Structure of Russian Airborne Troops

Continuing my series on the structure and locations of the Russian Armed Forces. Today, it’s the turn of the airborne troops. A bit late for VDV day (August 2), but close enough. Once again, the information comes primarily from ryadovoy.ru, with cross-checking at warfare.ru.

Note that the airborne troops are the one part of the military that was not shifted to brigade structure in the reform. Most analysts attribute this to the power and influence of General Shamanov, the VDV commander.

Altogether, the airborne troops consist of four divisions and one brigade, with an additional two brigades that are mixed airborne and infantry and were listed in the earlier Ground Forces postings. All locations for subordinate units are the same as for the division, unless otherwise noted.

Russian Airborne Troops

  • 7th Airborne Division (Novorossiysk, Krasnodar Krai, North Caucasus MD)
    • 108th Airborne Regiment
    • 247th Airborne Regiment (Stavropol)
    • 1141st Artillery Regiment (Anapa, Krasnodar Krai)
    • 3rd Air Defense Regiment
    • 162nd Reconnaissance Company
    • 309th Engineering Company (Temryuk, Krasnodar Krai)
    • 743rd Communications Battalion
    • 6th Maintenance Battalion
    • 1681st Logistics Battalion
  • 76th Airborne Division (Pskov, Leningrad Military District)
    • 23rd Airborne Regiment
    • 104th Airborne Regiment
    • 234th Airborne Regiment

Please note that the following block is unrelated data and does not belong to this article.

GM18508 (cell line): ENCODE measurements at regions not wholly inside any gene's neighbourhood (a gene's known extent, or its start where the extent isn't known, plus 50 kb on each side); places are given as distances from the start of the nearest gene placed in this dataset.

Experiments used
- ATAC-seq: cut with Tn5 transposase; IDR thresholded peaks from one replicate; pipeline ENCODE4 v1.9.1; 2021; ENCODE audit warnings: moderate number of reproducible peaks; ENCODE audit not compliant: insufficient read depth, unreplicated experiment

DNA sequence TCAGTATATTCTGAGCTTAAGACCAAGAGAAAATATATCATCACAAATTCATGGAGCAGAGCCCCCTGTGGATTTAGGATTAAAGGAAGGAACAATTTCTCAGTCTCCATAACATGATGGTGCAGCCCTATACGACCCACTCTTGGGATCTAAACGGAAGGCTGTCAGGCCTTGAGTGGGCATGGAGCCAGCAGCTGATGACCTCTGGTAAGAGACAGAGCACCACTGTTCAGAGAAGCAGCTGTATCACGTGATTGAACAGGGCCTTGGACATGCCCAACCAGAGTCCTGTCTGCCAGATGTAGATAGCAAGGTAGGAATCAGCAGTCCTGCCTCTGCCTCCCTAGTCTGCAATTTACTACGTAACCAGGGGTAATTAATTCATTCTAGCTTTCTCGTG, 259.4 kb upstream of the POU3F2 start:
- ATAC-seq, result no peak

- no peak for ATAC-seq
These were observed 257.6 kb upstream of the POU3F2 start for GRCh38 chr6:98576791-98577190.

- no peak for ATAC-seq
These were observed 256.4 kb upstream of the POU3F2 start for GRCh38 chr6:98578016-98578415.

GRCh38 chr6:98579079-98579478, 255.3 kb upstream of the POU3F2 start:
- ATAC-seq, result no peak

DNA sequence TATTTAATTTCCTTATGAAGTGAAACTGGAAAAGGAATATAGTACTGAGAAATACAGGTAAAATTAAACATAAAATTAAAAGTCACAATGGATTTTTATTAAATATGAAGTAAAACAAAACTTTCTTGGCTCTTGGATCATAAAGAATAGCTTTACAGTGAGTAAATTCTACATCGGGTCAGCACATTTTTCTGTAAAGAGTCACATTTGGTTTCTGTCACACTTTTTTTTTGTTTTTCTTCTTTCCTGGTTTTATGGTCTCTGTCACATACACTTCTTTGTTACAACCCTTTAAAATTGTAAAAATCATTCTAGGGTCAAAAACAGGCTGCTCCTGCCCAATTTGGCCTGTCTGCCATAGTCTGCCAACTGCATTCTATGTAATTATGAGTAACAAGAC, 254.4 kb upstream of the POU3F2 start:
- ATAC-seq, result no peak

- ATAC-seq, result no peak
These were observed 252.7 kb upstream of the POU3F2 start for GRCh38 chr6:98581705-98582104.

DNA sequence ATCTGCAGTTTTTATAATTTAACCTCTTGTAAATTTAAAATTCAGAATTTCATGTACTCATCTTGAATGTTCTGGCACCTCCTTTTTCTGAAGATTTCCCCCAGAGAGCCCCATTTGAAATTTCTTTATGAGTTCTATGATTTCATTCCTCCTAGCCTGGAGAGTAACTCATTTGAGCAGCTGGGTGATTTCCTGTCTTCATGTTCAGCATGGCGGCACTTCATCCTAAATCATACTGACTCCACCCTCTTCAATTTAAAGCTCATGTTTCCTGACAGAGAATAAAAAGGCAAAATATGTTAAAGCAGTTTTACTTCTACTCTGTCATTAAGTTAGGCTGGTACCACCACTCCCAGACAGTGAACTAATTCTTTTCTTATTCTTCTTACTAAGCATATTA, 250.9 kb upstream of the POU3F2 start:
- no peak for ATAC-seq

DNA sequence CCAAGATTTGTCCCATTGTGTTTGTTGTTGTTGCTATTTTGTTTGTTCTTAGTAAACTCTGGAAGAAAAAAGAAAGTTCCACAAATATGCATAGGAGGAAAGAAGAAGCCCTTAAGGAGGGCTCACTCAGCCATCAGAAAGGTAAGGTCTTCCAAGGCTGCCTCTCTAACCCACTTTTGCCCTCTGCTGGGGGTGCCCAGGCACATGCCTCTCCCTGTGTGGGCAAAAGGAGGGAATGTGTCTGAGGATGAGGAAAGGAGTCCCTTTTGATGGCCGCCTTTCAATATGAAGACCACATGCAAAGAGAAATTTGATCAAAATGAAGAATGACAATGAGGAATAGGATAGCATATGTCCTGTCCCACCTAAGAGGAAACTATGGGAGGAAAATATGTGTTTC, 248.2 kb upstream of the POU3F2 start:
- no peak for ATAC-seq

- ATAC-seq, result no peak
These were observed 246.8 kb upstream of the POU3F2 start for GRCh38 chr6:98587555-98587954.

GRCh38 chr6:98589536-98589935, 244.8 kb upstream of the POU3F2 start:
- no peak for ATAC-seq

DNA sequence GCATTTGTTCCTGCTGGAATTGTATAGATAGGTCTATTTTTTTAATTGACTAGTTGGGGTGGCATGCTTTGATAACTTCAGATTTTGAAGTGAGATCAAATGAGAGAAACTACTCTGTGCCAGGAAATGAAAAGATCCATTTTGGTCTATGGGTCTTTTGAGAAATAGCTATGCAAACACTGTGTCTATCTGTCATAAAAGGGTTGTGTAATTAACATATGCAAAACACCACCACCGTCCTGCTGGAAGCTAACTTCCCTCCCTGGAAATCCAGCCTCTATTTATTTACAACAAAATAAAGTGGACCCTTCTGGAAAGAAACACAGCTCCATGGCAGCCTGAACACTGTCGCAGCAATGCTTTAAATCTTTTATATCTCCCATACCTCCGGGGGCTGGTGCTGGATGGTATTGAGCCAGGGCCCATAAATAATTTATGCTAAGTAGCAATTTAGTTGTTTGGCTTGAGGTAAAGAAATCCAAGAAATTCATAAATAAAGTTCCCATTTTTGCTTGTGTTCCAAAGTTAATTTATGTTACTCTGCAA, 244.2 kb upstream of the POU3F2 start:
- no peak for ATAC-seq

• 1140th Artillery Regiment
    • 4th Air Defense Regiment
    • 656th Engineering Battalion
    • 728th Communications Battalion
    • 7th Maintenance Battalion
    • 1682nd Logistics Battalion
  • 98th Airborne Division (Ivanovo, Moscow Military District)
    • 217th Airborne Regiment
    • 331st Airborne Regiment (Kostroma)
    • 1065th Artillery Regiment (Kostroma)
    • 5th Air Defense Battalion
    • 661st Engineering Battalion
    • 674th Communications Battalion
    • 15th Maintenance Battalion
    • 1683rd Logistics Battalion
  • 106th Airborne Division (Tula, Moscow Military District)
    • 51st Airborne Regiment
    • 137th Airborne Regiment (Ryazan)
    • 1182nd Artillery Regiment (Naro-Fominsk, Moscow Oblast)
    • 107th Air Defense Regiment (Naro-Fominsk, Moscow Oblast)
    • 173rd Reconnaissance Company
    • 388th Engineering Battalion (Plavsk, Tula Oblast)
    • 731st Communications Battalion
    • 1060th Logistics Battalion
    • 43rd Repair Battalion, (Plavsk, Tula Oblast)
  • 31st Airborne Brigade (Ulyanovsk, Volga-Urals Military District)
  • 45th Special Forces Reconnaissance Regiment (Kubinka, Moscow Oblast)
  • 38th Communications Regiment (Moscow Oblast)
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4 thoughts on “Structure of Russian Airborne Troops

  1. Obvious question:

    Tables of organisation on paper are one thing, but what’s the reality?

    How much personnel do these units have, what shape are personnel and material in?

    How quickly can they deploy using the Air Force’s assets?

    What’s their present doctrine and training focus?

    Do they train as divisions, regiments or battalions (in addition to ‘show’ exercises)?

  2. Pingback: Air Force Structure « Russian Military Reform

  3. It would be more advantage to Russia to restructure these so called divisions into 6 airborne brigades, 3 air assault brigades, and an independent Spetsnaz regiment. These brigades could be used independently or grouped into division size task forces depending on the mission. The idea of fixed divisional structure is a passé, depending on the terrain, mission etc… Brigades of several types and attached support units be grouped into task or field forces to accomplish a specific goal.

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